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Creed Announces DAFM Budget for 2020 & First Wave of ‘No Deal’ Brexit Contingencies

 

The Minister for Agriculture, Food and the Marine, Michael Creed T.D, today (Tuesday) announced details of his Department’s 2020 Budget.

 

Speaking this afternoon, the Minister stated, “Today’s budget is unique in that it aims to preserve the strong financial supports that assist our Agri-Food sector, while simultaneously providing for the potential of a significant shock to the sector in the guise of a ‘No Deal’ Brexit.  Against this backdrop, my priority has been to support sectoral vulnerabilities that exist and to maintain a strong focus on climate action and environmental sustainability. I also wanted to maintain the ambition for the development of our food industry while helping farmers, fishermen and food SME’s to navigate the challenges of Brexit. Today’s Estimates provide a gross Vote of €1.647 billion for the Department. This is €51 million more than in 2019, and is a 3% increase on the 2019 allocation.”

 

First tranche of No Deal Brexit supports €110m

Outlining the Government’s ‘No deal’ Brexit package designed to assist the most vulnerable sectors in the event of a ‘No Deal’ Brexit Minister Creed continued, “The Minister for Public Expenditure and Reform has confirmed that the Government will provide a ‘No Deal’ contingency fund to support our most vulnerable sectors, with up to €650 million available overall, to be activated in tranches as the full impacts of Brexit emerge.  €110 million will be made available for the agri-food sector in the first tranche, to be supplemented by any exceptional aid provided from the EU.” 

 

If the UK leaves without a deal, we will work our way through the necessary state aid provisions to deploy these resources in the most effective way possible.  The provision of immediate support for our beef sector (€85 million) will be a first priority, as will support for our fishing fleet (€14 million). We will also want to support food companies wishing to re-orient production and marketing towards non UK markets (€5 million) and to provide necessary support to other sectors to improve competitiveness (€6 million).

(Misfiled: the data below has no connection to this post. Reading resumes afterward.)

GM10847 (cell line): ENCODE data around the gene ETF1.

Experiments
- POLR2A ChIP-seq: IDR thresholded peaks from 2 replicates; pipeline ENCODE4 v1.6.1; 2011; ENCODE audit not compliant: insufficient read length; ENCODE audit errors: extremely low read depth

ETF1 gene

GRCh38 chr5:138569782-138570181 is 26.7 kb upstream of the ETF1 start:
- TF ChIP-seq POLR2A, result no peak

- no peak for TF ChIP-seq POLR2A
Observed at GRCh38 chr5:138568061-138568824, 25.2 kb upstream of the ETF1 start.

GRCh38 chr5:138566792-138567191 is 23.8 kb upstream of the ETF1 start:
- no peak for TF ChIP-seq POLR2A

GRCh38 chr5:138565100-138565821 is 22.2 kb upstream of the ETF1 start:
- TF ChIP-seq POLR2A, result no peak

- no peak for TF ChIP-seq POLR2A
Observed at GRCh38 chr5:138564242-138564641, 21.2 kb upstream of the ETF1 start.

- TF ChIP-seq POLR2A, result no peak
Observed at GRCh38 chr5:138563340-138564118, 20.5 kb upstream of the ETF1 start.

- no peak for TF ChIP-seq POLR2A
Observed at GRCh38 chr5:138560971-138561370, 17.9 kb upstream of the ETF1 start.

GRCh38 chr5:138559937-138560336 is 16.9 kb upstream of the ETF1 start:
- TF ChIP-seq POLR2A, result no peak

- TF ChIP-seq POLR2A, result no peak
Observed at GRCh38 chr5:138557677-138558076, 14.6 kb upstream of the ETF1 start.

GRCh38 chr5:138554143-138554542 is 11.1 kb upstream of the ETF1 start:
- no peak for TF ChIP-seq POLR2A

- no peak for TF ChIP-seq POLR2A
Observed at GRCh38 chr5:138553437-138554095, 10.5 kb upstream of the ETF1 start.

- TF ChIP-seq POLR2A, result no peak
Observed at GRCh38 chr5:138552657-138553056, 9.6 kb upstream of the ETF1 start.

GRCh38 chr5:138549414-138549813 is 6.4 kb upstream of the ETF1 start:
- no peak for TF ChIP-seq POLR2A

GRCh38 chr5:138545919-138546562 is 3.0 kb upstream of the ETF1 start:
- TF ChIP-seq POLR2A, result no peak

While supports cannot fully address the negative effects of a No Deal for the agri food and fisheries sectors, this first tranche of supports will be used to ameliorate the immediate impact on farmers and fishermen, as the full impact of a No Deal Brexit crystallises, and to make some of the adjustments needed to improve resilience for businesses in the face of new market realities.” 

 

Farm supports

Referring to the 2020 provision for his department notwithstanding Brexit, Minister Creed focused in particular on the difficulties in the beef sector, “Regardless of Brexit I am providing almost €85 million in targeted schemes to support sustainable beef farming. This includes almost €45 million for the Beef Data and Genomics Programme (BDGP), and a further €40 million for targeted supports. I intend to consult with stakeholders as to the use of these funds. 

 

In broad terms the following options will be considered:

 

  • the  continuation of the pilot BEEP suckler cow/calf weighing scheme, under de minimis State Aid provisions, with a view to such a measure becoming part of the next RDP,  subject to an evaluation of its effectiveness. Farmers have responded very positively to this scheme. It will encourage weighing as a matter of course, in order to improve the environmental and economic performance of each suckler cow.

 

  • the provision of supports for beef farmers rearing dairy beef animals, to encourage best practice and improve the efficiency of such enterprises. There is real potential for dairy beef to provide a new income stream for beef farmers, provided we get the fundamentals right;

 

  • encouraging farm practices that ensure the very highest standards of animal welfare on beef farms.

 

The Minister indicated that €18 million is included for the continuation of the sheep welfare scheme, and that the budget for Bord Bia will be increased by more than €1.6 million with much of the additional funding to be used to promote Irish beef and sheepmeat. 

 

 Climate Action

Minister Creed referred to the Government’s Climate Action Plan and indicated that he had been cognisant of the need to support measures that could assist the farm sector in this area. Minister Creed added, “I am providing more than €103 million in support for the forestry sector, in recognition of the vital contribution it can make in mitigating climate change and augmenting farm incomes. The adjustments to the programme as a result of the Forestry Review in 2018 have already resulted in a much more diverse species mix than previously.